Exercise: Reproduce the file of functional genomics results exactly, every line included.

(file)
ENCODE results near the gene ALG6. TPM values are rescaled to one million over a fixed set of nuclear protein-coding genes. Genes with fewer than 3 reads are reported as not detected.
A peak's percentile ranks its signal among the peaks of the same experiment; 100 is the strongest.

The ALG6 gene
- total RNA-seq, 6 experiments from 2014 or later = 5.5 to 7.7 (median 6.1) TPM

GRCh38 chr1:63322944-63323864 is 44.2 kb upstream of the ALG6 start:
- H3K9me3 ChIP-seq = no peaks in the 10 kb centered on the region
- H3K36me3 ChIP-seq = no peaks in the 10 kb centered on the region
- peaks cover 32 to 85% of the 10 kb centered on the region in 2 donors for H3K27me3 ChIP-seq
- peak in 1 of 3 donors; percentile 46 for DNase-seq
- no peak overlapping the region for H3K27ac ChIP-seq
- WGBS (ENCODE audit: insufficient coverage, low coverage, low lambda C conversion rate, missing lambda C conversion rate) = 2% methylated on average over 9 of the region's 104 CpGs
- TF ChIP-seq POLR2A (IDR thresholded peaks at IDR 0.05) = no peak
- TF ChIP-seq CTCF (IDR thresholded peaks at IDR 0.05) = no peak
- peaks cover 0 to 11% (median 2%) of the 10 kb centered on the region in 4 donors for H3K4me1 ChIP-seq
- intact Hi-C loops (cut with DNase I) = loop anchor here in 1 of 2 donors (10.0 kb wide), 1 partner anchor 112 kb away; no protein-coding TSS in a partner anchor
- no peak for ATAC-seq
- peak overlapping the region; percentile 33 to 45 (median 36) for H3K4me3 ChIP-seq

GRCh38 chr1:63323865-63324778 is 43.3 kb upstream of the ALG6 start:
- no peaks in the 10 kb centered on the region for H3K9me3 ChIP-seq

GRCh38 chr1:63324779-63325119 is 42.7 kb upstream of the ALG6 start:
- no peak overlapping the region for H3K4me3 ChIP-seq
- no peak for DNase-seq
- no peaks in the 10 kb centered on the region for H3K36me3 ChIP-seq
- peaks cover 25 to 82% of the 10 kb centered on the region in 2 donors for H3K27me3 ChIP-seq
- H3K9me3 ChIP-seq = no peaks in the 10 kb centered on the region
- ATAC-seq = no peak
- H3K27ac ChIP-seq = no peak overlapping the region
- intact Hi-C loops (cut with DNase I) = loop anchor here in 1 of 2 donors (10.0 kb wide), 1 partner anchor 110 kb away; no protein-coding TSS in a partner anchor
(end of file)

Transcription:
ENCODE results near the gene ALG6. TPM values are rescaled to one million over a fixed set of nuclear protein-coding genes. Genes with fewer than 3 reads are reported as not detected.
A peak's percentile ranks its signal among the peaks of the same experiment; 100 is the strongest.

The ALG6 gene
- total RNA-seq, 6 experiments from 2014 or later = 5.5 to 7.7 (median 6.1) TPM

GRCh38 chr1:63322944-63323864 is 44.2 kb upstream of the ALG6 start:
- H3K9me3 ChIP-seq = no peaks in the 10 kb centered on the region
- H3K36me3 ChIP-seq = no peaks in the 10 kb centered on the region
- peaks cover 32 to 85% of the 10 kb centered on the region in 2 donors for H3K27me3 ChIP-seq
- peak in 1 of 3 donors; percentile 46 for DNase-seq
- no peak overlapping the region for H3K27ac ChIP-seq
- WGBS (ENCODE audit: insufficient coverage, low coverage, low lambda C conversion rate, missing lambda C conversion rate) = 2% methylated on average over 9 of the region's 104 CpGs
- TF ChIP-seq POLR2A (IDR thresholded peaks at IDR 0.05) = no peak
- TF ChIP-seq CTCF (IDR thresholded peaks at IDR 0.05) = no peak
- peaks cover 0 to 11% (median 2%) of the 10 kb centered on the region in 4 donors for H3K4me1 ChIP-seq
- intact Hi-C loops (cut with DNase I) = loop anchor here in 1 of 2 donors (10.0 kb wide), 1 partner anchor 112 kb away; no protein-coding TSS in a partner anchor
- no peak for ATAC-seq
- peak overlapping the region; percentile 33 to 45 (median 36) for H3K4me3 ChIP-seq

GRCh38 chr1:63323865-63324778 is 43.3 kb upstream of the ALG6 start:
- no peaks in the 10 kb centered on the region for H3K9me3 ChIP-seq

GRCh38 chr1:63324779-63325119 is 42.7 kb upstream of the ALG6 start:
- no peak overlapping the region for H3K4me3 ChIP-seq
- no peak for DNase-seq
- no peaks in the 10 kb centered on the region for H3K36me3 ChIP-seq
- peaks cover 25 to 82% of the 10 kb centered on the region in 2 donors for H3K27me3 ChIP-seq
- H3K9me3 ChIP-seq = no peaks in the 10 kb centered on the region
- ATAC-seq = no peak
- H3K27ac ChIP-seq = no peak overlapping the region
- intact Hi-C loops (cut with DNase I) = loop anchor here in 1 of 2 donors (10.0 kb wide), 1 partner anchor 110 kb away; no protein-coding TSS in a partner anchor